Yes, when Georgia began to articulate her quite discerning aversions to texture, it rained a bit on my Mango Parade.

    Comment by Karen — November 1, 2007 @ 3:29 pm

  7. I don’t have kids but I totally agree that good foods shouldn’t be hidden in bad foods. They do need to be eaten for what they are and kids need to learn to like them. Good post! I whole-heartedly agree!

    Comment by Karen Beth — November 1, 2007 @ 4:33 pm

  8. I’ll try to patch up my self-image next time.

    Is that you or Count Effluvium Ginormus Overtopster speaking? πŸ˜‰

    Comment by kathryn — November 1, 2007 @ 5:36 pm

  9. So many dos and do nots … so many yeses and nos, so many what ifs and what nots. It’s very hard for moms today who feel pressured on all sides to do what is best.

    Comment by Shawn — November 1, 2007 @ 6:16 pm

  10. Bad Buddhist! Bad Buddhist!

    Seriously, I just disagree with deception aspect of the cookbook. What’s the point? Unless, of course, you PLAN to follow your child around for the rest of her life hiding cauliflower in her chocolate cake!

    Comment by Mama Zen — November 1, 2007 @ 6:22 pm

  11. aw, thanks for visiting the little blog….now i can check out cheerio road!!


    Comment by vickie — November 1, 2007 @ 7:23 pm

  12. Kathryn: You SCARE me!
    Shawn: Good point. There is no right or wrong. But look how far we go in the name of right.
    Mama Zen: I love it when you talk dirty to me.

    Comment by Karen — November 1, 2007 @ 7:24 pm

  13. What about when we tell our son that the peas are edamame, because he will eat edamame but not peas? In his diet it sometimes seems like the name of the food that he doesn’t like. If we give him some way to call it something else, he’ll eat it, even when I’m pretty sure he knows they’re really peas.

    Comment by RocketMom — November 1, 2007 @ 7:40 pm

  14. Now that’s what I call Rocket Science. Effective immediately, at our table, it’s ALL edamame.

    Comment by Karen — November 1, 2007 @ 8:13 pm

  15. I always wonder if I’m doing the right thing, but I offer the food and he eats it or he doesn’t. Sure, he likes marshmellows, but for several days in a row what has he asked for a snack? Tomatoes. And I didn’t suggest or wheedle or hide them. He even asked for seconds.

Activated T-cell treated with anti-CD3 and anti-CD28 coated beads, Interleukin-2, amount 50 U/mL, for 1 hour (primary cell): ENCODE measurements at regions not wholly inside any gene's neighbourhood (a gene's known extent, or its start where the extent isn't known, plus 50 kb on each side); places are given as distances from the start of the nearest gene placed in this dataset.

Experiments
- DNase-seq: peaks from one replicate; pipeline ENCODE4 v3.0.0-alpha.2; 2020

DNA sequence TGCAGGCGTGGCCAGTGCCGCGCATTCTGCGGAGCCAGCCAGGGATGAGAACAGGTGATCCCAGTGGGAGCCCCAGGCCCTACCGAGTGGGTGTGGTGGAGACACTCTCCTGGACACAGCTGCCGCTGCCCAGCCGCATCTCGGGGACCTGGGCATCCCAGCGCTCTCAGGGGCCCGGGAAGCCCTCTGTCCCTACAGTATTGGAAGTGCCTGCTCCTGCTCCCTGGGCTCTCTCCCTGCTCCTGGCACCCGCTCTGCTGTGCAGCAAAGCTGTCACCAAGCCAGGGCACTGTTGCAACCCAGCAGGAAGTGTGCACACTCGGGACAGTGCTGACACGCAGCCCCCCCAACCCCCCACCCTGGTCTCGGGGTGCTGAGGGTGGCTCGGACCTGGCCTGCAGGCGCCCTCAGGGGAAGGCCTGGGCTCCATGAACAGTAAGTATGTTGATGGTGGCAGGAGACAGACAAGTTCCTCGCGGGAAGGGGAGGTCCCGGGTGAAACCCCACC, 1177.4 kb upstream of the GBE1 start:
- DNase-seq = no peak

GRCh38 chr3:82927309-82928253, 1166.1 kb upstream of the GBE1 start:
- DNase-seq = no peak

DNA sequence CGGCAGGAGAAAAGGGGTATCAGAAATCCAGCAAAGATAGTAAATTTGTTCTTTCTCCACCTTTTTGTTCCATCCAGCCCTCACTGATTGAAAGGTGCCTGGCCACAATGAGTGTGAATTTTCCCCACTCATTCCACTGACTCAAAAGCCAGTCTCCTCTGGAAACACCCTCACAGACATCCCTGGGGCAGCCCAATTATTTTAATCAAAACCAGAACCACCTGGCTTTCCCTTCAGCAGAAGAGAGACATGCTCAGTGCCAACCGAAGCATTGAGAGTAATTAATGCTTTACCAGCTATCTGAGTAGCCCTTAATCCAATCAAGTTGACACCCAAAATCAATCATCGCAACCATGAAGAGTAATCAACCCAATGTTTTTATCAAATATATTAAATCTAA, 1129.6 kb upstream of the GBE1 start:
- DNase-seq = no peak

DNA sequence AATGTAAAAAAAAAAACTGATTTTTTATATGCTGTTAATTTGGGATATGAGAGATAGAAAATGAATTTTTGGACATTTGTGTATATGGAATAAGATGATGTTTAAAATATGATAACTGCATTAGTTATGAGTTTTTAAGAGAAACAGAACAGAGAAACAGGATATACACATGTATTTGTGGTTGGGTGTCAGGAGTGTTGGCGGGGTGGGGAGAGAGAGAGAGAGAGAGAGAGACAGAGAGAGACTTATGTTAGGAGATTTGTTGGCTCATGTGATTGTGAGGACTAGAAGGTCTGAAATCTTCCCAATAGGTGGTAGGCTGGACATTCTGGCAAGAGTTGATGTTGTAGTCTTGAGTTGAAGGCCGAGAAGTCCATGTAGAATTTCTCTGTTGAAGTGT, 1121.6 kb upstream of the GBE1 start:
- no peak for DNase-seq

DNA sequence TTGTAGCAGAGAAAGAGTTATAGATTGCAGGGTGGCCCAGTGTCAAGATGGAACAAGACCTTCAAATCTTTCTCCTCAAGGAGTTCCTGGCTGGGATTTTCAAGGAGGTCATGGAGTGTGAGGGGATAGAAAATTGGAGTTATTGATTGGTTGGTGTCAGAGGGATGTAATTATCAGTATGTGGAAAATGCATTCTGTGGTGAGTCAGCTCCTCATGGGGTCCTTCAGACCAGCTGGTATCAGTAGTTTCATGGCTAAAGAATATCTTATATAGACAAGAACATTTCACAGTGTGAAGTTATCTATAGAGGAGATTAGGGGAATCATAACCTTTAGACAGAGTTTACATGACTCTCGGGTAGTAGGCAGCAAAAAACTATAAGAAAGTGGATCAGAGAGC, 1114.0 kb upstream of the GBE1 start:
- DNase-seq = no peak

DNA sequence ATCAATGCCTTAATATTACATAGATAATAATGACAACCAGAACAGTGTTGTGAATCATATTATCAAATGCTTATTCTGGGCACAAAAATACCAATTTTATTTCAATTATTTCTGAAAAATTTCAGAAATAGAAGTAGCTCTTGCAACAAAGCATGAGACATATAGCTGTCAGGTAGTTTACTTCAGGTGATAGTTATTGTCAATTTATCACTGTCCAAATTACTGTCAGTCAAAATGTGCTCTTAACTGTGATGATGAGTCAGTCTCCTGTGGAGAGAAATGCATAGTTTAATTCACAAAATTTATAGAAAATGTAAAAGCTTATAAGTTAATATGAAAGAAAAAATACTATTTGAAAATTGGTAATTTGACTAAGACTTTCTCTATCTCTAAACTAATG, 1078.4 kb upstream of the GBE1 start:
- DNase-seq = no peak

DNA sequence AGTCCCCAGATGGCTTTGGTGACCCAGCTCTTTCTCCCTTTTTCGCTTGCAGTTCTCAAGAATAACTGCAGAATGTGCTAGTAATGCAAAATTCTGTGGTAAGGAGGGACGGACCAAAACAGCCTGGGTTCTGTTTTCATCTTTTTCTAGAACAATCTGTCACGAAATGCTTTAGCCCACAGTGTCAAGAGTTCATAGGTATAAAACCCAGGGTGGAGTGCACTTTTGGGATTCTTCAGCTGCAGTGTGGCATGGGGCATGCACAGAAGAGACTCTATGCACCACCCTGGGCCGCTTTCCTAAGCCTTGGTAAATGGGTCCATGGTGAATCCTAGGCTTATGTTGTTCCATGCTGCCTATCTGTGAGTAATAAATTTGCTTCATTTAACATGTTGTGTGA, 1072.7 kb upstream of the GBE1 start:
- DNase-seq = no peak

Comment by marta — November 1, 2007 @ 8:36 pm

  16. Hey, I typed a comment and it disappeared! Where did it go? And what does that mean?

    I will re-type (and it will probably appear twice):

    Wendy – how did you feel when you found out about Santa? I for one loved the Tooth Fairy, and I believed in her until I figured it out. I never felt betrayed (and I still got my money).

    I am so obsessed with not wanting to “deceive” that I have this habit of having to tell Anise the name of the food before spooning it in her mouth at every bite! I feel bad when she opens her mouth so trusting, and the thought of not knowing what to expect bothers me…

    But I am crazy.

    Comment by Mika — November 1, 2007 @ 11:27 pm

  17. Mika, I do the same thing! Not crazy. Not at all. Who wants avocado when they’re expecting pea smush?

    not sure if the B understands me, but I think he gets I’m not trying to trick him.

    Comment by Susannah — November 2, 2007 @ 1:08 am

  18. M&S: I think that narration we give as we feed is one of the brilliantly automatic ways that we impart language to our children. Even though we don’t intend to, we give them the means to associate an experience with a word.

    And furthermore Mika, that trustful state of unknowing in our babies is their ancestral wisdom, their Buddha nature, the state we are all trying to return to! Then we could appreciate chickpeas, which are quite wonderful when you don’t expect them to taste like anything else.

    Comment by Karen — November 2, 2007 @ 1:15 am

  19. “Then we could appreciate chickpeas, which are quite wonderful when you don’t expect them to taste like anything else.”

    EXACTLY. This is basically what I tell my husband ALL.THE.TIME. Let it go, man, let it go.

    Comment by denise — November 2, 2007 @ 2:04 am